Sunderland’s lead evaporated as soon as the second-half began when Vidic rose easily above above Brown and O’Shea to head Cleverley’s corner into the net in the 46th minute. Behavior that would have seemed enigmatic a few weeks ago now seems regular, however, and the Moyes Boys began to play a draw. Slowing the tempo to a slow canter, it was clear that they were asking for trouble.

Eight minutes on, after a hard Larsson volley was well saved by United’s goalkeeper David De Gea, Cleverley clearly fouled Sunderland’s brand-new substitute Adam Johnson and Marriner pointed to the spot. When Borini’s high penalty actually scored, the young Italian striker who has had two miserable seasons in England with Liverpool and Sunderland, looked so relieved and happy, I almost felt happy for him. That, as they say, was all she wrote!
Adan Januzaj right and Da 011 Fool Me Thrice!

Jan 062014

Manchester United 1-2 Swansea City
ALeqM5jvmkA2R0qXjDMYQhE4adPAJF4bOg TRa to the F.A. Cup!Anyone who’s seen the film Bridge on the River Kwai understands. And I have it on very good authority that David Lean’s film masterpiece on the absurdity of war is David Moyes’ favorite. Like the stubborn, class-bound POW Colonel Nicholson, dragged away from his suffering in ‘the box’ by the vicious Japanese camp commandant, Colonel Saito, in order to get his prisoners to become obedient workers, David Moyes will do it his way. After yet another disappointing performance resulted in a 1-2 defeat–Our fourth defeat over the last six games home at Old Trafford–he pushed out that stiff-upper-lip and told us yet another Pictish fib.

“We played quite well at times, got near the edge of the box quite regular, but didn’t make an opportunity to score the goal,” he said while avoiding all eye-contact.”I thought for long periods we had good control of the game. We were a bit unlucky to lose. We had some opportunities, not enough, and we were down to 10 men.”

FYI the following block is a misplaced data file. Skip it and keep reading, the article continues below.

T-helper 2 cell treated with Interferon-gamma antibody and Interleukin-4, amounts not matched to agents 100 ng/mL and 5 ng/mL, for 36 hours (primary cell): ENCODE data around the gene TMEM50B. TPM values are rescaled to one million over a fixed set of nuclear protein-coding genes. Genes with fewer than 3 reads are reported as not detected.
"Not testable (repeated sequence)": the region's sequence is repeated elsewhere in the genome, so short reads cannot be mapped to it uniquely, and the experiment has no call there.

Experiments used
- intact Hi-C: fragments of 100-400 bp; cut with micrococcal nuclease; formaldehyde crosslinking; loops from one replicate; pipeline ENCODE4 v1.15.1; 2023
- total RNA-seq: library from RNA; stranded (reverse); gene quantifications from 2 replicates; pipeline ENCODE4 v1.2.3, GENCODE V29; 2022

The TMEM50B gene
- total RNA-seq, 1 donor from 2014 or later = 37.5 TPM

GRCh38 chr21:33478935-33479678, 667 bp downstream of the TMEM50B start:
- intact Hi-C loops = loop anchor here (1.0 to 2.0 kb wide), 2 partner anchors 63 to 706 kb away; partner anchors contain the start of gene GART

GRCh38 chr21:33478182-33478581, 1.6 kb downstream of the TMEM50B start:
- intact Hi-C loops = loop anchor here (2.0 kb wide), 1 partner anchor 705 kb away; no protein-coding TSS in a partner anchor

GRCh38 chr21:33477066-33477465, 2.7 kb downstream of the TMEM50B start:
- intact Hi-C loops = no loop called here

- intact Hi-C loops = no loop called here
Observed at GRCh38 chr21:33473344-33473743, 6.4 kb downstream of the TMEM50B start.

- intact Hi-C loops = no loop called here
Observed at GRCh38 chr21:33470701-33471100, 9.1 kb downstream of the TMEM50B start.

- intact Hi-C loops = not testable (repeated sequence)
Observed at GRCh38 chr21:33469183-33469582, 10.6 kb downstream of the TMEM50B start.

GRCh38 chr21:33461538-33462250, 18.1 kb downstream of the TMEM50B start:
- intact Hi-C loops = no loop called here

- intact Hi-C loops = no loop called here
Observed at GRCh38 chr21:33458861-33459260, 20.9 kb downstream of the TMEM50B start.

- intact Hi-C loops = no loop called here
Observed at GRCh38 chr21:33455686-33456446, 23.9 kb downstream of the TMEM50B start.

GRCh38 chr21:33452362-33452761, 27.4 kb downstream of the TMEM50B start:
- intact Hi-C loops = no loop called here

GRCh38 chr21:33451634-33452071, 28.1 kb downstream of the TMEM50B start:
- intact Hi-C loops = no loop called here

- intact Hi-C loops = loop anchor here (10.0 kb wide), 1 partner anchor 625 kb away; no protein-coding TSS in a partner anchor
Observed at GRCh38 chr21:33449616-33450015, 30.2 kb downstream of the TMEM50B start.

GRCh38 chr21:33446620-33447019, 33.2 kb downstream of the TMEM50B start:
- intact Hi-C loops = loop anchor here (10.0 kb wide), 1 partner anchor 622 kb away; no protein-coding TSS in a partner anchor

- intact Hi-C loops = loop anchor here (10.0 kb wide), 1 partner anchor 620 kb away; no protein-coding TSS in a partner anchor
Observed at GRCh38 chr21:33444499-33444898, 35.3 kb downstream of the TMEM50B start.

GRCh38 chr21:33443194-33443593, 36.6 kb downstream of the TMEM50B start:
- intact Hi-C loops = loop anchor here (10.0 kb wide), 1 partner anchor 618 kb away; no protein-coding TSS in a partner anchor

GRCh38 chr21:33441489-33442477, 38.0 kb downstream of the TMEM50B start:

United started with six changes from the 2-1 home defeat to Tottenham Hotspur. Lacking the fire offered up by the presence of Wayne Rooney, Robin Van Persie, Phil Jones and captain Nemanja Vidic, Moyes could conjure up no successful alternatives. With Javíer Hernandez left alone to look for crumbs up front and the consistently gutless, mediocrity that is Tom Cleverley left to float around central midfield doing nothing in particular, striker Danny Welbeck took it upon himself to be the link-up man as Rooney has been for most of the season. Having rested Carrick, who underwent a harrowing time against Spurs in his return to the first-team since injury, Moyes clearly did expect more from Cleverley and Kagawa in midfield but received very little in return for his good faith.

Throughout proceedings, especially later on, the crowd chanted “Attack! Attack! Attack!” The problem is that, although United can still dominate for short periods, they own little desire and no cutting edge whatsoever. Similar, actually, to the Swansea City team they played. As with the 2-1 defeat against Tottenham Hotspur on New Year’s Day, Moyes’s side heard the final whistle while they were in the midst of laying siege to City’s goal. Too little. Too late. Unfortunately, their tactics have become so predictable and dull that defending against them is as simple as man-marking relentlessly and fouling at the edge of the box with the knowledge that none of United’s players can take a quality free kick.